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When you take the lemon out of the oven, open it over the bowl to catch any juice that might have already come out. Squeeze the rest of the juice into the bowl, being careful to catch any seeds. Mix the ginger into the lemon juice. Slowly drizzle the olive oil into the lemon-ginger mixture while whisking briskly. The ingredients should start to emulsify.

I’m sorry I don’t have pictures of this step. I blame all the crap clogging up my noggin area. However,  I found a great video on how to make a basic vinaigrette that shows you the whole whisking thing at :47

http://www.howcast.com/videos/187985-How-to-Make-a-Basic-Vinaigrette

Alternatively, put all three ingredients plus a little salt and pepper into a jar with a lid and shake it like a Polaroid picture until it all comes together.

For the salad:

Thinly slice your Brussels sprouts. Alternatively, you could peel each tiny leaf off one by one… if you have all the time in the world and no place to be for the next little while. But yeah, let’s just go with the shredding thing.

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Roast your pumpkin seeds in a dry pan, just until they start to get some color.

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Toss the Brussels sprouts and the kale together in your large bowl. Top with the toasted pumpkin seeds and fresh blueberries. Drizzle with the vinaigrette.

Ta da!

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Have a super time making/eating this super salad that will make you feel super.

 

Cevich-haaaaaaaaaaaaay (and a Mini-Giveaway!)

Have you ever gotten so excited about a new recipe you just tried that you brought a container of it to work and started force feeding it to people? No? Ummm. Me either. *avoids eye contact*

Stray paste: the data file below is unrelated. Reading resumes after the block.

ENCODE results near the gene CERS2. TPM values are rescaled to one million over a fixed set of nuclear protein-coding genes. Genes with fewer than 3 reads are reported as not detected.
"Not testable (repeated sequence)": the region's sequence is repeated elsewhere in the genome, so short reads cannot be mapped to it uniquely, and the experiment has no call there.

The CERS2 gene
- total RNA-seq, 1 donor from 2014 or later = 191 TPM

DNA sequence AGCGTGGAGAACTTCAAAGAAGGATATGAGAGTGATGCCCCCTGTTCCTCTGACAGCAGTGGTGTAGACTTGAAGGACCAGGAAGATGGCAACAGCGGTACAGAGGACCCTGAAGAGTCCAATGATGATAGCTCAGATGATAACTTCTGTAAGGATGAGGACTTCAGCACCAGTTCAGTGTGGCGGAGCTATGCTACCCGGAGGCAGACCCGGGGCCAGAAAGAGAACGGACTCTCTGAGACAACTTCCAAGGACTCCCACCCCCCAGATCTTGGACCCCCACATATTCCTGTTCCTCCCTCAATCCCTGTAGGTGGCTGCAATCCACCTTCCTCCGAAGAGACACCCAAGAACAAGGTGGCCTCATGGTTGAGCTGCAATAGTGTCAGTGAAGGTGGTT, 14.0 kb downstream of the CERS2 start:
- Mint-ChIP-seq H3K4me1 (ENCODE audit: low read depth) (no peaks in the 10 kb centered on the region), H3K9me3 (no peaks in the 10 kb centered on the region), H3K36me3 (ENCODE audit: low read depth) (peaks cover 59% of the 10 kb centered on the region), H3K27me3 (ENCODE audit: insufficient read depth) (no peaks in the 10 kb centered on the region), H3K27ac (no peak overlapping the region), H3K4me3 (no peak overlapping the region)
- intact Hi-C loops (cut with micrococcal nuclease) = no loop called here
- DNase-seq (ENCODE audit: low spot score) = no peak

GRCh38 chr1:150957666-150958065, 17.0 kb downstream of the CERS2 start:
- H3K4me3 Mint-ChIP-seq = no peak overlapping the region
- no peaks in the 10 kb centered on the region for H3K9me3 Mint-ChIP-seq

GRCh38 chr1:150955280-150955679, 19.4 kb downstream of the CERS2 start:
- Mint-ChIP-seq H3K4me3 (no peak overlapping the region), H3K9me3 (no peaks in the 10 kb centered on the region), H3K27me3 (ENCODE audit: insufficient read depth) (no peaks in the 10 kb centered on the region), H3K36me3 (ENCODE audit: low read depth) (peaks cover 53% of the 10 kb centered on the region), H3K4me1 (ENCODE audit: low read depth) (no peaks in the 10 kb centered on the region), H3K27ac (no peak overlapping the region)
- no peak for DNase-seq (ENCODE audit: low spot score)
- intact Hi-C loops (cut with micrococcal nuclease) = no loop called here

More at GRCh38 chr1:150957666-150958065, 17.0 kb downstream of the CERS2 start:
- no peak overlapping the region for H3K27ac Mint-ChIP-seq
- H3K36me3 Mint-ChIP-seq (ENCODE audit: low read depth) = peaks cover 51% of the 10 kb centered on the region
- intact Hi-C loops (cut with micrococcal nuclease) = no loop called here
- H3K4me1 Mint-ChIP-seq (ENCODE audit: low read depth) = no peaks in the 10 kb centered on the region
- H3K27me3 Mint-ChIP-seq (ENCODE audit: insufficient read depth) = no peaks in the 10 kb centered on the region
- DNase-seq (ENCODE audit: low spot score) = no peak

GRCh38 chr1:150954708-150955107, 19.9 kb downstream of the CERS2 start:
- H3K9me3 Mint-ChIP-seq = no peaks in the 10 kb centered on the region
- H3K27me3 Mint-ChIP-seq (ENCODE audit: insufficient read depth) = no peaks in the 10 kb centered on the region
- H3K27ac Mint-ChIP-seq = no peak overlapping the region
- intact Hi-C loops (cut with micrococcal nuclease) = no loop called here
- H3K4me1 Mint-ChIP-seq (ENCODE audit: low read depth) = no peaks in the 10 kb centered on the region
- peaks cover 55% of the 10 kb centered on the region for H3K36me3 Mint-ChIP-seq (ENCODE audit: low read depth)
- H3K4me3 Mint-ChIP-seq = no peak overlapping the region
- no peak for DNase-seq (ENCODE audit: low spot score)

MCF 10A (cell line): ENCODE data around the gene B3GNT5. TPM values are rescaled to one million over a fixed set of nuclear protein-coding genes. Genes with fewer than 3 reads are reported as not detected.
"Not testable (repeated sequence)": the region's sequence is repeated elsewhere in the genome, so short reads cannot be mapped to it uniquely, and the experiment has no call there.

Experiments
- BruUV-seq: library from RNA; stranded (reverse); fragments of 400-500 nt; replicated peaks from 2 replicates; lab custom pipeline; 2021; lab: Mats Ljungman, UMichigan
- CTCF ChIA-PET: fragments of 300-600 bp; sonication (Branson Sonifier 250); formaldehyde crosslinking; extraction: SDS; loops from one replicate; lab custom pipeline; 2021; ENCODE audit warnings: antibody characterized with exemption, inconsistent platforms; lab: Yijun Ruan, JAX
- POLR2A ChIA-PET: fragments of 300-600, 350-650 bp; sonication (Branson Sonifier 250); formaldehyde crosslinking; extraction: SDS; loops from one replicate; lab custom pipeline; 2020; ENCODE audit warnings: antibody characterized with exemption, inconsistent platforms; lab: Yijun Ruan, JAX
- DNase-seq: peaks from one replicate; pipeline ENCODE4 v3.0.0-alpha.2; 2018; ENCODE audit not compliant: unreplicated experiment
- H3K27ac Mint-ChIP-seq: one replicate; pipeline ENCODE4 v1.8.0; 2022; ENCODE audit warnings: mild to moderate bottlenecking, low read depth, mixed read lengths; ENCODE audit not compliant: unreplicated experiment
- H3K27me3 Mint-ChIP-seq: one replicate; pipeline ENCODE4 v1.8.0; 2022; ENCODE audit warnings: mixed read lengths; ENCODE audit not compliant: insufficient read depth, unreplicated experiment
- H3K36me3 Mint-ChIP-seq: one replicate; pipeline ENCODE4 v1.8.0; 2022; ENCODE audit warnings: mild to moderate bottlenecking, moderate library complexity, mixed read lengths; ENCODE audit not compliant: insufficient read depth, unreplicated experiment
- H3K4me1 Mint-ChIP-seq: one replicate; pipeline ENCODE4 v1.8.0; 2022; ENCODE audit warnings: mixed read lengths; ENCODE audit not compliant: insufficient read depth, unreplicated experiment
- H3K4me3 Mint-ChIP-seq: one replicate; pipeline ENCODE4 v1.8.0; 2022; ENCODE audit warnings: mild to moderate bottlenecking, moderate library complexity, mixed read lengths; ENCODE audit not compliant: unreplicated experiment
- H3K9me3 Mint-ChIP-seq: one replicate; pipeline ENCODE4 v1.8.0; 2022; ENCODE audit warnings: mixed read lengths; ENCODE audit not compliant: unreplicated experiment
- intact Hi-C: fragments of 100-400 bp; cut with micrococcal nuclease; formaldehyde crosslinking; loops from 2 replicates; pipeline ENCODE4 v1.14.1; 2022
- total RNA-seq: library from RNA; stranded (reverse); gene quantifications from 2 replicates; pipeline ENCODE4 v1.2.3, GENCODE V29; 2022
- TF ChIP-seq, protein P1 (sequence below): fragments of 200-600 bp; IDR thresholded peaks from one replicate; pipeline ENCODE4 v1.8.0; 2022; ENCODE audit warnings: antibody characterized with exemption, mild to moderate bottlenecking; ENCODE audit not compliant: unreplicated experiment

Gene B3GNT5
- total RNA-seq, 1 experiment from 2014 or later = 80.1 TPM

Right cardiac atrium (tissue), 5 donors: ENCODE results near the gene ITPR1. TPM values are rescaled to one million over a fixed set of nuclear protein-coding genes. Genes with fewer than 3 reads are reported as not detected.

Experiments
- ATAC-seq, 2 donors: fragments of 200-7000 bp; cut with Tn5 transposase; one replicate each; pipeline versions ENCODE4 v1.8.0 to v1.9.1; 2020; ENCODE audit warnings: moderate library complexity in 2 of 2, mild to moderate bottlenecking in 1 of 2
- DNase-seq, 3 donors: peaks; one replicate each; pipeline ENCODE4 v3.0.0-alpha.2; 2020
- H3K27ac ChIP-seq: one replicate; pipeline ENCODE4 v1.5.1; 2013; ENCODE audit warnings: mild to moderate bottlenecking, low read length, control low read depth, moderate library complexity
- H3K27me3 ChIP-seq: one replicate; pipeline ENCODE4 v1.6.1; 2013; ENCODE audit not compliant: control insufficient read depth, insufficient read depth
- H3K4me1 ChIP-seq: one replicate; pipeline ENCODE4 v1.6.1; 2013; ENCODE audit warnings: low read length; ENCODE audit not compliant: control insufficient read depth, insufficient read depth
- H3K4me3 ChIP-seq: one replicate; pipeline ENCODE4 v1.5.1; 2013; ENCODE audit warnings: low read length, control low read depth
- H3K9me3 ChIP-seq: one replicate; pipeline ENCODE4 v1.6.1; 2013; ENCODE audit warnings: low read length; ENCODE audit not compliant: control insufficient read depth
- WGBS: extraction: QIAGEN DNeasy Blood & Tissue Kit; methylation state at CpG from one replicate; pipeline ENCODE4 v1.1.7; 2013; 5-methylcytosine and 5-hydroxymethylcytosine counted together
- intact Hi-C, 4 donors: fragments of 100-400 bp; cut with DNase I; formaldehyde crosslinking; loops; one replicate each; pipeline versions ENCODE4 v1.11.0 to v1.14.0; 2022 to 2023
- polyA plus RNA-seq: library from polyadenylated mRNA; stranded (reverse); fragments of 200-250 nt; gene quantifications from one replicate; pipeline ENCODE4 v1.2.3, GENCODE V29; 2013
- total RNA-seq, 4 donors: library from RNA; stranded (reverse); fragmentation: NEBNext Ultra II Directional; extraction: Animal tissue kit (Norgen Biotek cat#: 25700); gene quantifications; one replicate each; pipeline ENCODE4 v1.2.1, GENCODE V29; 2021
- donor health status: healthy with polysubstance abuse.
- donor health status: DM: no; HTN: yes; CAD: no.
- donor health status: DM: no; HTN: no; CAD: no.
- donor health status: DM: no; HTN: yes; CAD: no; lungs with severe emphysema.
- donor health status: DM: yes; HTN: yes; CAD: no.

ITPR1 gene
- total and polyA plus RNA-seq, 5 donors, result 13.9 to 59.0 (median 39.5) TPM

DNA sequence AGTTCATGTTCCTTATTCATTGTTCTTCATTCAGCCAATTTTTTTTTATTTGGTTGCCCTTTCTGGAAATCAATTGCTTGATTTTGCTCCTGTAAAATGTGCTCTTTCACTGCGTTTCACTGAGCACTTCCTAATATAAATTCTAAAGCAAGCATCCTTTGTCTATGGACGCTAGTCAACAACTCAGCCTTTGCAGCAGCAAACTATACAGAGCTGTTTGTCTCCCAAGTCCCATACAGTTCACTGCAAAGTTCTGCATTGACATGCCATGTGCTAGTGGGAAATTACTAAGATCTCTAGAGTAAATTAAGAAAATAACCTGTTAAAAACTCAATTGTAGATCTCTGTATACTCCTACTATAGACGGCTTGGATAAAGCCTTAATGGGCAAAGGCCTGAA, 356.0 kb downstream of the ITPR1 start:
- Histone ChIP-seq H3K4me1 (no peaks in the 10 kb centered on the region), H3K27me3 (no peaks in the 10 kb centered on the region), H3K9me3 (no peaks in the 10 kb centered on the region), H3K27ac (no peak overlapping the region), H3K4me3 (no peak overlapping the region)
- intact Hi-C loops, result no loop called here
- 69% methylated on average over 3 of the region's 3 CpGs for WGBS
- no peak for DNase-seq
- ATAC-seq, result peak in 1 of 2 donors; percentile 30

Seriously, though. This Mushroom Ceviche is revolutionary. At least, it was to me. I’ve made marinated/pickled mushrooms in the past. They are delicious. But these are mushrooms that are basically prepared ceviche style, and I am telling you right now I was so pleased with how mine turned out I… well… I got a little twitchy when other people tried to eat some, too. And when it was time to clean up the kitchen and I saw that someone had taken the rest of the bowl away, I was all…

Of course, then I returned to (relative) sanity and realized that I have the recipe and can therefore make more. MOOOOOOOOOOOOOOOOOOOOORE.

And also, I can share it with you! Everyone wins. There’s a fair amount of prep work for this, but I promise you, it’s worth it.

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Equipment:
Knife and cutting board
Large pot and strainer
Large mixing bowl
Spoon for mixing
Meez en place containers of some sort
Blender or food processor (optional)

Ingredients:
3 C Cremini mushrooms, cleaned, cut in half or in quarters (depending on how big they are) and then cut into 1/4 inch slices
1/3 C Celery, 1/4 inch dice
1/3 C Red onion, 1/4 inch dice, soaked in hot water for 5 minutes and then drained (takes some of the bite out)
2 Garlic cloves, minced
1/2 tsp Hot sauce (To start. Keep it handy because you might want to adjust it later.)
1/2 tsp dried oregano
1/2 C Fresh lime or lemon juice (I used a half and half mixture.)
1 T Olive oil
1/4 C Red bell pepper, julienned